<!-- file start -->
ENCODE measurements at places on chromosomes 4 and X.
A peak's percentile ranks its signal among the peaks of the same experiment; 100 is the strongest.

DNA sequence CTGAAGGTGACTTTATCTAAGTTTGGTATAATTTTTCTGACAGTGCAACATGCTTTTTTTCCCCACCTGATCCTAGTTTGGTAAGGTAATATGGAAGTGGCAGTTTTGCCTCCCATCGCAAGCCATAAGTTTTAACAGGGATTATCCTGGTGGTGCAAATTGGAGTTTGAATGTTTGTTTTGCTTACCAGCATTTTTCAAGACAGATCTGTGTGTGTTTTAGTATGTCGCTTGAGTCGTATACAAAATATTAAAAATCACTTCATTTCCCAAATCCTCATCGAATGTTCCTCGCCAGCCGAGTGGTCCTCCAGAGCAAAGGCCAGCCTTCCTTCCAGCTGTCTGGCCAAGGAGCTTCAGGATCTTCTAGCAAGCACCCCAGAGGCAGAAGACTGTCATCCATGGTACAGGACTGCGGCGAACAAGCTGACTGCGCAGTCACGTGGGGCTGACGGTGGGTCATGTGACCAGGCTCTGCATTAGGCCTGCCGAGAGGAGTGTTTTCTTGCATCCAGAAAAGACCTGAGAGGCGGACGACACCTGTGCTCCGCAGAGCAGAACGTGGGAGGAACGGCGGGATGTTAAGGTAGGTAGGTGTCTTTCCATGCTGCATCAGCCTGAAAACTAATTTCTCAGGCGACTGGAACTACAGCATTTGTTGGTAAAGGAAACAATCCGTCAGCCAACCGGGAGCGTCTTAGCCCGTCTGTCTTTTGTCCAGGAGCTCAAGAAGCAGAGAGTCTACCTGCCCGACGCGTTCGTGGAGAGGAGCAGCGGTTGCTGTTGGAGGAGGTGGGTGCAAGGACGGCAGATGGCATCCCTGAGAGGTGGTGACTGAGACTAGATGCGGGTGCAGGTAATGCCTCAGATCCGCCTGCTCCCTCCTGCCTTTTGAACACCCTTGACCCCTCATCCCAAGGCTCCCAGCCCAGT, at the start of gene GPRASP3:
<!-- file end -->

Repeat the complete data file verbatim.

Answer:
ENCODE measurements at places on chromosomes 4 and X.
A peak's percentile ranks its signal among the peaks of the same experiment; 100 is the strongest.

DNA sequence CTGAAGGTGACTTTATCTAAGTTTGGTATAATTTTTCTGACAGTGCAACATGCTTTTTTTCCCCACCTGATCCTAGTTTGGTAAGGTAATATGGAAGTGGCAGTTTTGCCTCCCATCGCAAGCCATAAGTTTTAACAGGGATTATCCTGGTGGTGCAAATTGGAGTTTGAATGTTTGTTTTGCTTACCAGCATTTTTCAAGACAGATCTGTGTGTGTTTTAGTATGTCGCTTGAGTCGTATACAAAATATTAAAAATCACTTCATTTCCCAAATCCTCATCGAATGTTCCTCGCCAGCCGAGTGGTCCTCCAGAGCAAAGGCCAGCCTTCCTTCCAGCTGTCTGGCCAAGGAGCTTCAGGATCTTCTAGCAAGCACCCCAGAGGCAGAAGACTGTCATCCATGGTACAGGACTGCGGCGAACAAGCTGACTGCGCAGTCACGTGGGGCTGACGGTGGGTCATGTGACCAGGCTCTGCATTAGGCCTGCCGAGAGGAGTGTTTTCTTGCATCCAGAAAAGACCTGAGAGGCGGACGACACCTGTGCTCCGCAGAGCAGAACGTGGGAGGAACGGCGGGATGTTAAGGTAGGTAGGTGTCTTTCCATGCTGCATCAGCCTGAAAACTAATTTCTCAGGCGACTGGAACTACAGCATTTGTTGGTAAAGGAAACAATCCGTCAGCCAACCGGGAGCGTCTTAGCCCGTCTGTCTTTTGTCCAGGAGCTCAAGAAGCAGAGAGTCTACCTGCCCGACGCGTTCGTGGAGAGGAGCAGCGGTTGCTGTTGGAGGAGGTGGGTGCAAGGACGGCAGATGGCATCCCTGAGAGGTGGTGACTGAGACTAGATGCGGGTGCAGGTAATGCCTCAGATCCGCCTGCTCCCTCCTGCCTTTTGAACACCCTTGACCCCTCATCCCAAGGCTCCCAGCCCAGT, at the start of gene GPRASP3: